Health & Family

Pageant glamour for those who have reached the age of elegance


Lydia Tanne was being treated for cancer, but that wasn’t going to keep her away from the Superstar Theater, a 1,350-seat auditorium at the Resorts Casino Hotel here, the site a few weeks ago of the most recent Ms. Senior America Pageant.

“I tell my doctor I have to come,” Tanne, 90, a resident of Palmer, Massachusetts. (via Cannes, France, and Trieste, Italy), said in thickly accented English. An opera singer, Tanne returns every year to cheer on her friends and to relive her own moment of glory. In 1994, she won Ms. Massachusetts Senior America, and lest anyone forget, she was wearing a black satin jacket with her title embroidered on it.

“Mimi,” as Tanne is known, isn’t alone in her devotion to the decades-old pageant for women “between 60 and death,” as one contestant jokingly puts it.

Unlike the Miss America beauty pageant – the two pageants are not related – Ms. Senior America, which was held Oct. 18-20, caters not to women on the cusp of adulthood but to those who have experienced life in all of its joys and sorrows.

They are doctors and nurses, business owners and executives, dancers and singers. They have escaped wars, survived illnesses, lost spouses and children. And yet, they are still kicking – and kicking high.

“If you were taken to a Russian prison, you learn to do anything,” said Krystyna Slowikowska Farley, 91, Ms. Connecticut Senior America, who was dressed in a long-sleeve, mint green beaded dress, rhinestone earrings and a tiara. Farley was born in Poland in 1925. After imprisonment in a labor camp in the Ural Mountains, she joined the Polish army in exile as a nurse’s aide before coming to the United States, where she became a dental technician and raised five children.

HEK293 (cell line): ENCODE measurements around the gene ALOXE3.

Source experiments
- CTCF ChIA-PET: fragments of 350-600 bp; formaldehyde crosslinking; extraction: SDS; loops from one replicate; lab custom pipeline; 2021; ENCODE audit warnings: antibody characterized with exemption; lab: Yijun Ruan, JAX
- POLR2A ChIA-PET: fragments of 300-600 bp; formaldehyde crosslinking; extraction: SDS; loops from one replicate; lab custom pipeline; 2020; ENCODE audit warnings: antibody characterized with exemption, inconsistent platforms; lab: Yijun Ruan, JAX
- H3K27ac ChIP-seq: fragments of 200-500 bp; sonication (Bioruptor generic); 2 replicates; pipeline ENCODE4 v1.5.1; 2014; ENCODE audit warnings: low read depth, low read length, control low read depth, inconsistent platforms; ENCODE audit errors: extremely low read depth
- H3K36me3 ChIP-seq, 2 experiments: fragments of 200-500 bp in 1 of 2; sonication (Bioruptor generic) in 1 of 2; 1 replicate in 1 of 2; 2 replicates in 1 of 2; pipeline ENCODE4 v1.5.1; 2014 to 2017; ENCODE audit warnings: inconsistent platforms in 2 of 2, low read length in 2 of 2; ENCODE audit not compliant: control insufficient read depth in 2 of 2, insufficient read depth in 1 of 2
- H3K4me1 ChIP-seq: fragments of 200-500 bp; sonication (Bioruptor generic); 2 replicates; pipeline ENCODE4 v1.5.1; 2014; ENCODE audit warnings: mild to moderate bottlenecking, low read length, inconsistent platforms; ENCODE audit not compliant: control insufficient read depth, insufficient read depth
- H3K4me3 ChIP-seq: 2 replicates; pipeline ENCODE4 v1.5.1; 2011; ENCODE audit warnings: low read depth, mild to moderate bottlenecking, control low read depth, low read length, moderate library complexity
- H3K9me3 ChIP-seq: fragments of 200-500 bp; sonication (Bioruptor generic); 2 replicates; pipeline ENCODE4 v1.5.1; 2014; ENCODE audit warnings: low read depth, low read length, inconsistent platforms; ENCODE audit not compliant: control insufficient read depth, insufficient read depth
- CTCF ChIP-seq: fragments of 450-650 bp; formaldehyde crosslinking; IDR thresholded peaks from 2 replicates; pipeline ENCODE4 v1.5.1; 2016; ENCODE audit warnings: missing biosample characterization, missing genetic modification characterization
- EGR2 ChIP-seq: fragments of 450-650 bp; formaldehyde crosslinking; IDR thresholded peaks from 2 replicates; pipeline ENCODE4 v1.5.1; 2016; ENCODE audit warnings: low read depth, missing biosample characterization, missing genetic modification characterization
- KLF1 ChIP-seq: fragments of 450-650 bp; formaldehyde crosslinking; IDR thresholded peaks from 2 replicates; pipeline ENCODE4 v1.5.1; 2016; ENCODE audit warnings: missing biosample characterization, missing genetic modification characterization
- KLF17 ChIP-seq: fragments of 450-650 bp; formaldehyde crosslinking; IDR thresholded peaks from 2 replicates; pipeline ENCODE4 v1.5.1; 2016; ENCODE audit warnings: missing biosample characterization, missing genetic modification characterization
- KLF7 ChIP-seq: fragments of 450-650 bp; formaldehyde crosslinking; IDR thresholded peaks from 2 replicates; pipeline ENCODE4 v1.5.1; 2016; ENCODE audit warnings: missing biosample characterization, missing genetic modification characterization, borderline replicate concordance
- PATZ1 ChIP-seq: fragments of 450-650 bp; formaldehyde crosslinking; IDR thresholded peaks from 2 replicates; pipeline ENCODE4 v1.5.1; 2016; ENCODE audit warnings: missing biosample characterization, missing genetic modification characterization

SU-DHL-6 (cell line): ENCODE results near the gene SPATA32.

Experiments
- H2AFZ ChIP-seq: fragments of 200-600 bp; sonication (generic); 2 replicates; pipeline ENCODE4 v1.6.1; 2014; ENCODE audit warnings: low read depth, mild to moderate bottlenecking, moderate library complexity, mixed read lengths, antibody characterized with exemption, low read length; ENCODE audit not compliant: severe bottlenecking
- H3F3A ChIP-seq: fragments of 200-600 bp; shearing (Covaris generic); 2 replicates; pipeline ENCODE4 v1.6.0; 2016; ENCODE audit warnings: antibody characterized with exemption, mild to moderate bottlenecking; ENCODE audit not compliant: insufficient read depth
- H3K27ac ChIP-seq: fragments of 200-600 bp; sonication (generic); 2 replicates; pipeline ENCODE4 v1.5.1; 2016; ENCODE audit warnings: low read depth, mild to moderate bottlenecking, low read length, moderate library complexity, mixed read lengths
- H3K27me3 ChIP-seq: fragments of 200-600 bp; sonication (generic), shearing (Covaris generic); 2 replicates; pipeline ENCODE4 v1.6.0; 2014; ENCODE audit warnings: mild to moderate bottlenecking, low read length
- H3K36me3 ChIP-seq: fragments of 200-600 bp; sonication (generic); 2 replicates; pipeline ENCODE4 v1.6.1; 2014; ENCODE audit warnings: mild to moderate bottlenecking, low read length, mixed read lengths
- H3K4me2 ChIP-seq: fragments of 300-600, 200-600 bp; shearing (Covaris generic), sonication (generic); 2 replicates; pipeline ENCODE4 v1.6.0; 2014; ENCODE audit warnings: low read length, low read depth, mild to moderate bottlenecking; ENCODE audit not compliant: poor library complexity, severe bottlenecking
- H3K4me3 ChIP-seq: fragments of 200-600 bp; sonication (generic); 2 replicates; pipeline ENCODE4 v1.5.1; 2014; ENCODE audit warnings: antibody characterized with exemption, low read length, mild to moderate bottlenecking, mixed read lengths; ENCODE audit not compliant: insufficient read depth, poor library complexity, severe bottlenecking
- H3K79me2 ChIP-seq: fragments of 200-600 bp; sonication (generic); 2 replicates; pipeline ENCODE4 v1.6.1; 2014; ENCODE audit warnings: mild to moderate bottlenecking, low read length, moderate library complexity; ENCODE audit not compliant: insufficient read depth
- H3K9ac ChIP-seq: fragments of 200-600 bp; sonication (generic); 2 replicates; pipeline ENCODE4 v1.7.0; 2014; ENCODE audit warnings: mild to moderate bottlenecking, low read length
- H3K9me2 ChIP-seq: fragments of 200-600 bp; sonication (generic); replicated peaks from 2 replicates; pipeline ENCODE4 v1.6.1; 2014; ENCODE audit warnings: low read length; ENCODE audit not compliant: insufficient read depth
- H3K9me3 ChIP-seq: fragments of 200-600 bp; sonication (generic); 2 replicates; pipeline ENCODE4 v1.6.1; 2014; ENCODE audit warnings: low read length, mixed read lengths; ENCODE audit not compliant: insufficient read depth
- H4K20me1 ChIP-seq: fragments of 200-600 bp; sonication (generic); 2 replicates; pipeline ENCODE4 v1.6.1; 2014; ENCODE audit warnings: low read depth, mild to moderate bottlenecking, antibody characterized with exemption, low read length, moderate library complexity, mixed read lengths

She clamped her teeth together. “These are my real teeth,” she said. “Young people today, they don’t take care of themselves.”

Ms. Senior America is the creation of Al Mott, who ran the Asbury Park Senior Center in the early 1970s. He decided to hold a pageant for the members, but it wasn’t as easy as he expected.

“The women all needed permission from their families,” Mott recalled. “They said, ‘Mom, act your age!' I said, ‘You go back and tell them you’re the age of elegance.’” That soon became the logo for Ms. Senior Citizen, which became Ms. Senior America in the early 1980s. Pageants were held in various locations around the country until 2008, when it returned to Atlantic City.

There are others that aim at the same demographic. Ms. Senior USA has been held in Las Vegas for 30 years; the first pageant will be next November. For 36 years, the Ms. Senior Sweetheart Pageant, the subject of a 2012 documentary, “Pretty Old,” was held in Fall River, Massachusetts. It stopped in 2014 so its founder, Len Kaplan, could care for his ill wife and daughter. (A version was held this year in Barbados.)

What makes a woman participate in an event like this, especially someone with no previous beauty pageant experience? Why spend $1,550 in fees – which includes food and lodging at the Ms. Senior America pageant but doesn’t cover gowns, costumes or jewelry?

The reasons vary. For some, like Dolores Hofman, 69, Ms. New York Senior America, it was simply a lark. For others, like Claudette Erek, 78, Ms. Utah Senior America, it was about self-expression. For Trina Schelton, who represented Mississippi, it was about healing.

Schelton, 70, spent seven years caring for her husband, the musician Troy Shondell, who suffered from Alzheimer’s and Parkinson’s disease. After his death in January, she could barely get out of bed.

“I was in a state of depression,” she said. “I had no hope.”

Her two daughters encouraged her to rejoin life.